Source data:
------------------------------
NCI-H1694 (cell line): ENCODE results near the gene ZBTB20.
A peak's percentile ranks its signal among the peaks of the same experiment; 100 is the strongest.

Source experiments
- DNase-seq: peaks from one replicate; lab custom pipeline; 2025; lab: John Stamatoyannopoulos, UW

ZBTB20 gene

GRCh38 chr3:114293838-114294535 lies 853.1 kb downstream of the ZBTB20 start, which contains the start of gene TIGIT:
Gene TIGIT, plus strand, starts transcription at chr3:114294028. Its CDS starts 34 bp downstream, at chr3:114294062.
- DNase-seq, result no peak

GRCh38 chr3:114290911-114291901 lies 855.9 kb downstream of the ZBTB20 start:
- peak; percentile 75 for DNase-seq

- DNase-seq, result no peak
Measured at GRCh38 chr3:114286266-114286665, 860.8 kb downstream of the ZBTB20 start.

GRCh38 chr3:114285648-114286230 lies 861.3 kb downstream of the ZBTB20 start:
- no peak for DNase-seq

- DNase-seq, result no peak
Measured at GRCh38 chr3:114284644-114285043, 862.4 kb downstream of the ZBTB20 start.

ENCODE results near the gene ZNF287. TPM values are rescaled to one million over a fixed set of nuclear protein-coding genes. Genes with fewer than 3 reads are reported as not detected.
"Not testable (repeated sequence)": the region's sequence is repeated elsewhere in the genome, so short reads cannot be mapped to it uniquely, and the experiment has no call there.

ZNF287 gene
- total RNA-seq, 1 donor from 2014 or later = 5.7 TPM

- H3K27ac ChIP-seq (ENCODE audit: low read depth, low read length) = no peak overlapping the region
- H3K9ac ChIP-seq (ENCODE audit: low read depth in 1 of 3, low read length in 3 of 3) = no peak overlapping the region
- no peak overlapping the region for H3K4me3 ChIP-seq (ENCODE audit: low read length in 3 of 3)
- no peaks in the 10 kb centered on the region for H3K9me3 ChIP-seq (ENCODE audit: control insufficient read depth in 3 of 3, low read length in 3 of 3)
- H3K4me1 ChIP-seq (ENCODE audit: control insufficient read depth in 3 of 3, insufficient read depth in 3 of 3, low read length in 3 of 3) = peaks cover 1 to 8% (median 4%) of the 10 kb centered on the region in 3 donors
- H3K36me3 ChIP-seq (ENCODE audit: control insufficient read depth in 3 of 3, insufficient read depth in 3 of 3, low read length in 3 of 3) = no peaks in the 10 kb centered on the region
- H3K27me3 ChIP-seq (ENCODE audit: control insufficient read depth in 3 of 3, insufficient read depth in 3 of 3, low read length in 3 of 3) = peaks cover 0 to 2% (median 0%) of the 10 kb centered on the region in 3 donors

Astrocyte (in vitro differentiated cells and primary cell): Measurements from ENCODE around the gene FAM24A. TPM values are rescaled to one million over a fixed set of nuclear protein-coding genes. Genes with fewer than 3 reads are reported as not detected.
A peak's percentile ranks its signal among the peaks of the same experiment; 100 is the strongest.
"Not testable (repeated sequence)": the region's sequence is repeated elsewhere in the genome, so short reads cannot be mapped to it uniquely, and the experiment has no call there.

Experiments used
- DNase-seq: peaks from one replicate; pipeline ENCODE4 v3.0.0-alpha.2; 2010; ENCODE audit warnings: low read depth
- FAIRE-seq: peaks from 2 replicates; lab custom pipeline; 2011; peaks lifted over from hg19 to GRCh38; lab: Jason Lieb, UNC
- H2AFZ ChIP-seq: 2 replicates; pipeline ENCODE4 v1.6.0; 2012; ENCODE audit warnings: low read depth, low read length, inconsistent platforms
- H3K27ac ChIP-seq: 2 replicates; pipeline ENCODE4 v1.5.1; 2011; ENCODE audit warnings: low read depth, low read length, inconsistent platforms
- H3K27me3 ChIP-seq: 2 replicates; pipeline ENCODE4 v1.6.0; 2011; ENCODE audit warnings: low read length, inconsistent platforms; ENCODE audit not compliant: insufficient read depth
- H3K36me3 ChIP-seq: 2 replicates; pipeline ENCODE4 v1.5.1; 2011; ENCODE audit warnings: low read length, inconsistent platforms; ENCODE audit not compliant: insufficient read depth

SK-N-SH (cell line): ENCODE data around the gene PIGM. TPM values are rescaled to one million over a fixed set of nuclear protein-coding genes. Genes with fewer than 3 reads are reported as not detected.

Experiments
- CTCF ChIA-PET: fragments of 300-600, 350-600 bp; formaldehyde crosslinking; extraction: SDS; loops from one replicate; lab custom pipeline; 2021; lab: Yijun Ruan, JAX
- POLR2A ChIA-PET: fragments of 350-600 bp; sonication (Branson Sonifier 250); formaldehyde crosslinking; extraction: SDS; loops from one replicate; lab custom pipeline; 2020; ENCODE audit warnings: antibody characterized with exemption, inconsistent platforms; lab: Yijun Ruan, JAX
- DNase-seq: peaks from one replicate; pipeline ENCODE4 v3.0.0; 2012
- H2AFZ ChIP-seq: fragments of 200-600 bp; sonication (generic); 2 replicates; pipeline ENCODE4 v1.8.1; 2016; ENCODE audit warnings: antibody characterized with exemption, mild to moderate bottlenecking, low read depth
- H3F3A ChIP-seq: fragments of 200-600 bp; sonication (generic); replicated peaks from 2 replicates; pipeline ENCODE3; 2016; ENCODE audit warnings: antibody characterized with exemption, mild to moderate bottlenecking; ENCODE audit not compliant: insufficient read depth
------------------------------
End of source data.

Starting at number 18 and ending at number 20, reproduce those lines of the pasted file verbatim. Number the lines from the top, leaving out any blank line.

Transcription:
"Not testable (repeated sequence)": the region's sequence is repeated elsewhere in the genome, so short reads cannot be mapped to it uniquely, and the experiment has no call there.

ZNF287 gene
- total RNA-seq, 1 donor from 2014 or later = 5.7 TPM